“Hopefully the current athletes we’re recruiting will end up seeing the changes that we’re looking forward to. We’ve been working on getting new facilities for over 12 years now; the process is what it is and we’re being patient.”
Competing with the country’s best
Despite winning six AUS titles, the Tigers failed to make much of an impact on the national stage and left mostly empty-handed for medals: three in swimming and two courtesy of track and field.
“Our coaches have had to be creative to recruit, and they’re fantastic at what they do, but we’re hoping new facilities will help grow our programs,” she says.
“To me, our coaches are our best resource and our success is because of them. That being said, if you look at our women’s volleyball team that did so well in the AUS, they lost in straight sets at nationals. They just weren’t used to playing that kind of talent, something we’d love to see happen but it’s just not in our current budget.”
Moore also sees the higher schools per capita in the Maritimes as a challenge. There’s more funding available for the fewer schools out West, she says.
One of the biggest obstacles for Dal Athletics to overcome remains the finances, including the $17.5 million shortfall Dal is making up for its next budget.
Trying to maintain all 14 varsity programs has been difficult, says Moore. The department itself has four less full-time staff than it has in the past, including the unfilled athletic director position that oversaw the entire program and the previous fundraising position.
“We’re bursting at the seams and we’re all working busier than ever, so being able to … [carry on] without having to make any major cuts, that’s a mini-success story for us. While we’ve been in a bit of a holding pattern right now, we want to be geared towards our focus on excellence moving forward.”
Tigers in the community
This varsity season also saw an emergence of a higher profile varsity council, a group of student athlete leaders who help organize events and are involved in the community.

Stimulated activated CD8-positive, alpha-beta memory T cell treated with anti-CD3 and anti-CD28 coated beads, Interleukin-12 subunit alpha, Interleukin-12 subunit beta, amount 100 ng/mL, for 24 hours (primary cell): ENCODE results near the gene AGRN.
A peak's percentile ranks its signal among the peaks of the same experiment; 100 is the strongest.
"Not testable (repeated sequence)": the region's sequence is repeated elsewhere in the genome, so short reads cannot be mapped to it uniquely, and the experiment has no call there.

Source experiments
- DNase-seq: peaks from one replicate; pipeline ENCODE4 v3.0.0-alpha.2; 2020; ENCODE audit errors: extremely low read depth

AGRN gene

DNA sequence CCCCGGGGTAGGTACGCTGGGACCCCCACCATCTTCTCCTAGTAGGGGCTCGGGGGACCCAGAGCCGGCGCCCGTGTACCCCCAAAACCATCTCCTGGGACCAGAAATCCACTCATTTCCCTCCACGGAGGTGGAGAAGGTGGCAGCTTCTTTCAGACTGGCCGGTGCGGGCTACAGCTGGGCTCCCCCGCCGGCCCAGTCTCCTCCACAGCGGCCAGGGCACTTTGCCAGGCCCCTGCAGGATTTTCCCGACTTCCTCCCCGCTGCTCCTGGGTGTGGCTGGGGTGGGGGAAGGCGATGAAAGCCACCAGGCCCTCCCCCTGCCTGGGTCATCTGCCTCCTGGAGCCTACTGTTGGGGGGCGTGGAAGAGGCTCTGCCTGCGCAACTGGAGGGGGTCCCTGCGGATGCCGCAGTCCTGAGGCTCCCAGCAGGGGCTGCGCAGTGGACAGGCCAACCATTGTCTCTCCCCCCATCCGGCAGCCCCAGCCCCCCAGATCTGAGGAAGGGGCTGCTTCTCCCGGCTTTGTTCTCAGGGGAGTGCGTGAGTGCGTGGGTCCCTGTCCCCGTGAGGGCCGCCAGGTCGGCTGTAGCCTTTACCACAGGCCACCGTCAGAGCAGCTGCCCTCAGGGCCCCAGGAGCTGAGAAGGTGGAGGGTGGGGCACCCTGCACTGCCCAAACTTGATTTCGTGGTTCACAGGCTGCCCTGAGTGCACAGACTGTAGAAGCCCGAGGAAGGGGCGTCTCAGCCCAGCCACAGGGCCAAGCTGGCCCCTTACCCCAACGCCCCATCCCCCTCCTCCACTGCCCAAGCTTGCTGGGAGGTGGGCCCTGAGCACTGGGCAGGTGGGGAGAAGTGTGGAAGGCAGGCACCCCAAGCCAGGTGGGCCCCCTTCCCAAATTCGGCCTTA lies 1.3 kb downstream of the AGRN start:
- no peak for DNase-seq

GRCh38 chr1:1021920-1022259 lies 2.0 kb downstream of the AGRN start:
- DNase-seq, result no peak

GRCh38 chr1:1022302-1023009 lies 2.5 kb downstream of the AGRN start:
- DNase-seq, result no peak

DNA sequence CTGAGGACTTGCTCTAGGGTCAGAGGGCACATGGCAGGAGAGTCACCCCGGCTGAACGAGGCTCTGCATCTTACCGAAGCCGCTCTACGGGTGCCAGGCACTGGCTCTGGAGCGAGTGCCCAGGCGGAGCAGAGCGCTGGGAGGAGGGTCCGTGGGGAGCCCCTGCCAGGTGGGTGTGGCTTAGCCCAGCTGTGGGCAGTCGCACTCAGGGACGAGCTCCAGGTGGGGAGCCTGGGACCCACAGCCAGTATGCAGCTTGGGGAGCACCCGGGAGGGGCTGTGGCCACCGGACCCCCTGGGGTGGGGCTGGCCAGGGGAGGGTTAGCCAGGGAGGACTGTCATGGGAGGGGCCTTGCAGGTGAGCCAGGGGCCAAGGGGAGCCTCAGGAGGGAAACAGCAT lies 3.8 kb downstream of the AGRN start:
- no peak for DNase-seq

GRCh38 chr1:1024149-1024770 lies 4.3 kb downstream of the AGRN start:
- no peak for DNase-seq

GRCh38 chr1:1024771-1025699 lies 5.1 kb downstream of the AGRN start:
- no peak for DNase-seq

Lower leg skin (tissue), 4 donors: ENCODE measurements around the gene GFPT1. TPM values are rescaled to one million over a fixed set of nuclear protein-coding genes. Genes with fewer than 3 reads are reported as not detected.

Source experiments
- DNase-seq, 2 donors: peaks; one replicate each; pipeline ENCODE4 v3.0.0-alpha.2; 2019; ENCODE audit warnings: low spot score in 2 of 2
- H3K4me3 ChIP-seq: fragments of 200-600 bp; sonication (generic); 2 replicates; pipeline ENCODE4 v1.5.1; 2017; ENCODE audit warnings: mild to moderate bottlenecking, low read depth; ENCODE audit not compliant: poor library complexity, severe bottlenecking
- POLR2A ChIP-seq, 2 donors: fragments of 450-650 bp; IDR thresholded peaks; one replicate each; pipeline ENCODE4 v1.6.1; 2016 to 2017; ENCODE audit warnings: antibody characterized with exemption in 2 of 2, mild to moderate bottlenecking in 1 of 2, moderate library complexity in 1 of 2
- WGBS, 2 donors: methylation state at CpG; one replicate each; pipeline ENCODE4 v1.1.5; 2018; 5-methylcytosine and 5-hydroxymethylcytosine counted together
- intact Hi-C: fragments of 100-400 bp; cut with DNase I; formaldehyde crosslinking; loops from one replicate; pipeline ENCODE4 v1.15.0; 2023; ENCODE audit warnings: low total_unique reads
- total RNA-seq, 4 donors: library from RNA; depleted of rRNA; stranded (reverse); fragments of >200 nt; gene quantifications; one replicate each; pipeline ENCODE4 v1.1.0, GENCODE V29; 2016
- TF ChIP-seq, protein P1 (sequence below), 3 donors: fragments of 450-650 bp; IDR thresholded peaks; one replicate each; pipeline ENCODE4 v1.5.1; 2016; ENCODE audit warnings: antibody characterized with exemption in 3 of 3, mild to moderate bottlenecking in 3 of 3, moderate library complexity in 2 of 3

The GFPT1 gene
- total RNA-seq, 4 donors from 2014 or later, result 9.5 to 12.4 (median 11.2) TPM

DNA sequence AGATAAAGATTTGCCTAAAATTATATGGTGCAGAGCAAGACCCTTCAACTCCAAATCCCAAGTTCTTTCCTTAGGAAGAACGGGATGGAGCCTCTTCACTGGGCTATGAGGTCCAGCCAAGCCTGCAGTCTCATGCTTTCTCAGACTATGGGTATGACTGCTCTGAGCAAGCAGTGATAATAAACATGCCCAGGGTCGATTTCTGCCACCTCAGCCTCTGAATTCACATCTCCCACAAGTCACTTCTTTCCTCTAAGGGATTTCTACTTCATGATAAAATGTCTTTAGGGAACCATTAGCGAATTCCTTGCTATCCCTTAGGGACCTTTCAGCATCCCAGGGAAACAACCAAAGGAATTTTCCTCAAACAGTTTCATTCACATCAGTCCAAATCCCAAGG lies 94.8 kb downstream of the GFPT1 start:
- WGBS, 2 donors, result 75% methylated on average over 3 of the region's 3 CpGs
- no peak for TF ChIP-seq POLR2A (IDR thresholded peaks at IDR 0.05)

Moore says it has helped bring the various teams together, alluding to a fun varsity relay challenge that was put on at the Tiger Track Classic and the new program where Dal athletes have united with Special Olympians for an afternoon of sport.
“Not only have the athletes been great ambassadors of the school and our programs, but we’ve seen great work in the community. The Special Tigers program is something we can all be proud of, and it’s unbelievable the amount of work Rebecca Haworth and others have put in to make it happen.”
Putting hazing behind them
Moore was unable to comment on the ongoing Canadian Interuniversity Sport investigation into Dal’s men’s hockey team, which is believed to be about inappropriate financial awards, but she explains the turmoil is over for women’s hockey. The program will be back on the ice next year.
“The biggest impact of the women’s hockey season being suspended will be on this year’s players, but honestly, the coach [Shawn Fraser] is out recruiting and already has about 10 recruits confirmed for next year.
“That’s pretty amazing and I think people can look and see what happened, but they know that we’ve taken a stand on the issue and we’re probably safer now than any other school.”
The university is also in the process of establishing a more comprehensive hazing policy that covers all students not just athletes.
Looking forward, Moore firmly believes in the importance of athletics in the university’s vision.
“If you look at the kind of exposure we bring in through athletics compared to any other part of the school, the value of that is unbelievable when you think of what it would cost to get that kind of advertising.
“We continue to look forward, continue to be optimistic and hope that next year continues our tradition of excellence we’ve come to create at Dalhousie.”